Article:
Figuring Flesh in Creation : Merleau-Ponty in Conversation with Philosophical Theology

Detta är en avhandling från Centre for Theology and Religious Studies, Lund University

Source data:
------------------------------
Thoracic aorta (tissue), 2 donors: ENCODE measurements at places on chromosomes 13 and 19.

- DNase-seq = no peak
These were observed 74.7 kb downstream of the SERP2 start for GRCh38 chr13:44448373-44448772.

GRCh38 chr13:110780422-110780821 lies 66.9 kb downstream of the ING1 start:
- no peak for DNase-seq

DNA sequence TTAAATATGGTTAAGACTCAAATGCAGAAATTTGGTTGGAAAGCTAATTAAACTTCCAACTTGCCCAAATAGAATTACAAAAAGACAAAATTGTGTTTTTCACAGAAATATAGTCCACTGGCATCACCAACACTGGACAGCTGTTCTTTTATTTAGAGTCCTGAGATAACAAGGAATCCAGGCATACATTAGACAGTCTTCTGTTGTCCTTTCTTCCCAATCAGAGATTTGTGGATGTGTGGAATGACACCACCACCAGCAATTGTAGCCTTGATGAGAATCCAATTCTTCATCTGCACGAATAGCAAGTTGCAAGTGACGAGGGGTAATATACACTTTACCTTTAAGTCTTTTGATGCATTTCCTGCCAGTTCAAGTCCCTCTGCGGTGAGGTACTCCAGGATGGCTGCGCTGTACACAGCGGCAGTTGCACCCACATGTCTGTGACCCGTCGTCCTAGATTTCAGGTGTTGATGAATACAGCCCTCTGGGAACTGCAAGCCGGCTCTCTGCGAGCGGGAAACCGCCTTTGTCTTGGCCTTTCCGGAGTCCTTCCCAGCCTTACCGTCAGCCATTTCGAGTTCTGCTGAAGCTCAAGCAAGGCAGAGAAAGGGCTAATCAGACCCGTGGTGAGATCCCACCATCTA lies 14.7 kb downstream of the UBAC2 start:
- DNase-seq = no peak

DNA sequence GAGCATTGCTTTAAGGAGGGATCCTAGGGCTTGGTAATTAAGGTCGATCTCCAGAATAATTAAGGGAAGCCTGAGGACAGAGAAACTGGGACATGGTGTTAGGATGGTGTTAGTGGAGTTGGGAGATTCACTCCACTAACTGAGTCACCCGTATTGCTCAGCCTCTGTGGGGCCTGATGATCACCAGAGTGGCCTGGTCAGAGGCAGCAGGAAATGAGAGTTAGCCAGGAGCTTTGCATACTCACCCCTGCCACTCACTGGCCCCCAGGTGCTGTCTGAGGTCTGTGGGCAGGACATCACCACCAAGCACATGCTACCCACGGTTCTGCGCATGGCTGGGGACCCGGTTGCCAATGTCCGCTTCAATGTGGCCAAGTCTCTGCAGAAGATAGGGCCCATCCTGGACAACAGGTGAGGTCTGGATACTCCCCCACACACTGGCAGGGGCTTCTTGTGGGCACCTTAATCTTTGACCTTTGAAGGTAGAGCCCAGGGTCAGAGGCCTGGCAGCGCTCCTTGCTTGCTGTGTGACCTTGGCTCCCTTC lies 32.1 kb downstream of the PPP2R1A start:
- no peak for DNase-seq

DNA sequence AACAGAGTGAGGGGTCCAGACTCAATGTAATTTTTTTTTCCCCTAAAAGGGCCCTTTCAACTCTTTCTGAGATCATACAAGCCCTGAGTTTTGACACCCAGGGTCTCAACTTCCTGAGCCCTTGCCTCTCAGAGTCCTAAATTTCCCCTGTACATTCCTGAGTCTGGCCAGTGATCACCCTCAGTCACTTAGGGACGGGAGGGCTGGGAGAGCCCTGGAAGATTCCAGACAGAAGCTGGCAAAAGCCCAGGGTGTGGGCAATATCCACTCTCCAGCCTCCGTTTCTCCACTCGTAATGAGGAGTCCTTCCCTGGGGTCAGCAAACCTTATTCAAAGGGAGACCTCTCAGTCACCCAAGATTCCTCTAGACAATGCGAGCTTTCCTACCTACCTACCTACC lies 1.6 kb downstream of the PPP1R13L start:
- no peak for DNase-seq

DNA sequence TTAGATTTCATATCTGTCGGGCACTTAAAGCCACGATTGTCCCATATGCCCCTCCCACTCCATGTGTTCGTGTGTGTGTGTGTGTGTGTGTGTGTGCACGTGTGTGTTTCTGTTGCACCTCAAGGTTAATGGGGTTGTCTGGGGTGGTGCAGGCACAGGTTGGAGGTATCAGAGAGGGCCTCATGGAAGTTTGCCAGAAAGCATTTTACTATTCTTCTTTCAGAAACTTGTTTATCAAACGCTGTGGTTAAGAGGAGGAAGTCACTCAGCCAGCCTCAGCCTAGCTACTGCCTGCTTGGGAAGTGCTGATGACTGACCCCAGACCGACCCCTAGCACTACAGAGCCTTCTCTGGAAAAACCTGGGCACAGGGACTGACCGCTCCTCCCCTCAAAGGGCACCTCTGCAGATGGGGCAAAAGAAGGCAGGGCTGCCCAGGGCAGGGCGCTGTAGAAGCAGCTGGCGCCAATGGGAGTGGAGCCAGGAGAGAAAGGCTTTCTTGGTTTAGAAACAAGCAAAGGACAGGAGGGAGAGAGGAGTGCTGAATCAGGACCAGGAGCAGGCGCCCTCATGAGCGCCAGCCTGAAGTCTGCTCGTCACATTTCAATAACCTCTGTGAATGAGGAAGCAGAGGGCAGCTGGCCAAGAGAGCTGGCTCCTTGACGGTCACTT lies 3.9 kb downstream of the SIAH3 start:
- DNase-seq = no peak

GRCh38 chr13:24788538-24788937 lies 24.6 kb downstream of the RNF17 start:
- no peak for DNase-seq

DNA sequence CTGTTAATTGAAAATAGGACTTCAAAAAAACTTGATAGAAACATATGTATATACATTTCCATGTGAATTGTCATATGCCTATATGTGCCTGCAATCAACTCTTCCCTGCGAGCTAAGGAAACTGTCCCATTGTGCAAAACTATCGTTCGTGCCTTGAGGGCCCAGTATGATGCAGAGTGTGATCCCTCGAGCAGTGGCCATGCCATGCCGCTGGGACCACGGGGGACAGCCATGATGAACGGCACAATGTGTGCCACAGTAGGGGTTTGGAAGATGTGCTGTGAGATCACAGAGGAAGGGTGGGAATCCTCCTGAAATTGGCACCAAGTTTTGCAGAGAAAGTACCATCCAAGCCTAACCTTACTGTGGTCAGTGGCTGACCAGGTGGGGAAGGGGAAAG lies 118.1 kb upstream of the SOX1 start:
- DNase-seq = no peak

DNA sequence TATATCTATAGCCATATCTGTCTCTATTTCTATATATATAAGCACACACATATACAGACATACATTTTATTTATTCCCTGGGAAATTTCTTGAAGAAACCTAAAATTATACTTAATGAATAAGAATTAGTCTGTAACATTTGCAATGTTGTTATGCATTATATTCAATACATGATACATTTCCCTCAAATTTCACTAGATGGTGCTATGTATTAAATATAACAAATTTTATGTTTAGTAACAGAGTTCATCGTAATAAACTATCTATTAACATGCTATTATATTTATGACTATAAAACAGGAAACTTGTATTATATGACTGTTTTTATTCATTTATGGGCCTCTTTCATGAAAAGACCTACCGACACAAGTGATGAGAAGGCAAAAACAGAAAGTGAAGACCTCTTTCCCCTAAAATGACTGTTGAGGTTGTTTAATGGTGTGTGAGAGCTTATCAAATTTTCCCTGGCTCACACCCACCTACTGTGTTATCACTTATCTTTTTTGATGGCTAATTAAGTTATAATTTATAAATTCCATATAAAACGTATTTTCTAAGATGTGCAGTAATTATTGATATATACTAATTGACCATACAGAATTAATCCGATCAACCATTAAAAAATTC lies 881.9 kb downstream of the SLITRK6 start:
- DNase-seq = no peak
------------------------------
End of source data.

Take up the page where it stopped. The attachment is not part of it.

Sammanfattning: This work stages a conversation between the French phenomenological philosopher Maurice Merleau-Ponty and philosophical theology, specifically as developed along an Augustinian trajectory. As the conversation unfolds, the outline of a new ontology is progressively sketched out – one that seeks to preserve the integrity of human beings as part of the natural world, as well as the integrity of the natural world in the presence of human existence. The search for this ontology involves three closely related questions and themes: (1) Philosophical anthropology – how can we understand ourselves to be deeply rooted in nature, while also significantly transcending our material infrastructures towards the uniquely human? (2) The question of meaning – where is meaning rooted and how does it evolve? And most importantly, how do human beings participate in bringing forth the meaning of the world? (3) Ontology proper – within what kind of ontological framework can questions about human existence in relation to the rest of nature, and the ongoing development of meaning-structures, be fruitfully pursued? In Part One, these questions and themes are pursued from a broadly Merleau-Pontian perspective, and also in dialogue with contemporary developments in theoretical biology and the philosophy of mind. In Part Two, it is argued that Merleau-Ponty’s philosophy, culminating in the so-called ontology of flesh, can serve as an important dialogue partner for contemporary philosophical theology. Through a discussion of Merleau-Ponty’s critique of Christian theology, and of the alternative logic of creation in Augustine and Aquinas, philosophical-theological resources are identified for attempting to understand the enigma of human being in the world. In particular, the doctrine of creation ex nihilo is shown to have consequences that are directly relevant to a broader conversation about the place and role of human beings in the natural world. Through a sensitive reading of Augustine’s creational ontology alongside Merleau-Ponty’s ontology of flesh, new hermeneutical possibilities are opened up for constructive philosophical theology as it seeks to articulate an ontology which is in tune with its own most fundamental commitments, as well as with the phenomena.